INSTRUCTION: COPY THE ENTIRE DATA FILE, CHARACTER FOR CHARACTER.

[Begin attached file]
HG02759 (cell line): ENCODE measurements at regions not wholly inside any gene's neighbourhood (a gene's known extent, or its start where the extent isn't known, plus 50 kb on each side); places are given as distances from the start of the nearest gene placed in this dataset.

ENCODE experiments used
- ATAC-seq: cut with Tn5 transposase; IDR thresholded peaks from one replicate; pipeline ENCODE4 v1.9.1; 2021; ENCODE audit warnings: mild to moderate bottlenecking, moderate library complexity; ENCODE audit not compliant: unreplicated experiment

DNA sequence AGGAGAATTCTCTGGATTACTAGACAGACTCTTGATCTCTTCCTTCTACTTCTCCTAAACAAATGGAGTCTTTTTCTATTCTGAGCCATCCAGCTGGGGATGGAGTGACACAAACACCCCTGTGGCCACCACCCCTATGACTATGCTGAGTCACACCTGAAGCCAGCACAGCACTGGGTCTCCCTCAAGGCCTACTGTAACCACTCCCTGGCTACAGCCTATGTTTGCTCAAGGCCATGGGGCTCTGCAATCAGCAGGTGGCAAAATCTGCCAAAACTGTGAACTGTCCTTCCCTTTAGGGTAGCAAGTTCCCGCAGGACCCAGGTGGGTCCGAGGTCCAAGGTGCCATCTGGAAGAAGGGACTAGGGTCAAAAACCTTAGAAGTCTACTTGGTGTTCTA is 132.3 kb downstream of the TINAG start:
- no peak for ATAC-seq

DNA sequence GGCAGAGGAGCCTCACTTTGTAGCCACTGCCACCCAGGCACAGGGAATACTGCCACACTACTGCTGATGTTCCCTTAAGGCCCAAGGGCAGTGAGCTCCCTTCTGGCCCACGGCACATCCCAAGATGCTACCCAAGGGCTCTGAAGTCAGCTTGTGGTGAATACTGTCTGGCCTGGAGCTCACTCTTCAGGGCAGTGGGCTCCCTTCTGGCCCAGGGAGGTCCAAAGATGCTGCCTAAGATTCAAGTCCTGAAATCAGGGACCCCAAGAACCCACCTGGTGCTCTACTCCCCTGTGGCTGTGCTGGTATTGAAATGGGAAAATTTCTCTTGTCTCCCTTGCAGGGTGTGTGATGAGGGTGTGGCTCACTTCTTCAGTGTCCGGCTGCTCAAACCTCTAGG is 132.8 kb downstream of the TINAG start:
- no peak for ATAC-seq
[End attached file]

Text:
HG02759 (cell line): ENCODE measurements at regions not wholly inside any gene's neighbourhood (a gene's known extent, or its start where the extent isn't known, plus 50 kb on each side); places are given as distances from the start of the nearest gene placed in this dataset.

ENCODE experiments used
- ATAC-seq: cut with Tn5 transposase; IDR thresholded peaks from one replicate; pipeline ENCODE4 v1.9.1; 2021; ENCODE audit warnings: mild to moderate bottlenecking, moderate library complexity; ENCODE audit not compliant: unreplicated experiment

DNA sequence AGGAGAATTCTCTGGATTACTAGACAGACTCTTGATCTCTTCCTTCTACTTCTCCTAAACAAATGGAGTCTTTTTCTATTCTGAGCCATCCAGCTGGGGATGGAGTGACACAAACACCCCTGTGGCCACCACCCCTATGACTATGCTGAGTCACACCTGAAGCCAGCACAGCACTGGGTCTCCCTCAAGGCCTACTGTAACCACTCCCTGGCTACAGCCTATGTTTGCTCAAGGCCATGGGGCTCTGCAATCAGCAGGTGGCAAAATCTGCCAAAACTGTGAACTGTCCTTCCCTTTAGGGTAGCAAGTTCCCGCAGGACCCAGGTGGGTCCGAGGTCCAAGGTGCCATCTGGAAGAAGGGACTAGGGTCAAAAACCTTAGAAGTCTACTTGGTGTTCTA is 132.3 kb downstream of the TINAG start:
- no peak for ATAC-seq

DNA sequence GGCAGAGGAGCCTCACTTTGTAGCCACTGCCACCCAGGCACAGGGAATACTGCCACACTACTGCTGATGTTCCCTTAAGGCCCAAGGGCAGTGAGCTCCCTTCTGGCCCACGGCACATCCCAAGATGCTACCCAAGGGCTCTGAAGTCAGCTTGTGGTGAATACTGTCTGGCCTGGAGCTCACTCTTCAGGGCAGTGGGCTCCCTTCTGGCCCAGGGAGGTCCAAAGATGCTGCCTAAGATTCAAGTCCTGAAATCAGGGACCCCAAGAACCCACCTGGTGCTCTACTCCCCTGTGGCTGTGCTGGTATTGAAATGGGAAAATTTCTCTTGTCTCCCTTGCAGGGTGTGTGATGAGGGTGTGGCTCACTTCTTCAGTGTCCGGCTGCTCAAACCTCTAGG is 132.8 kb downstream of the TINAG start:
- no peak for ATAC-seq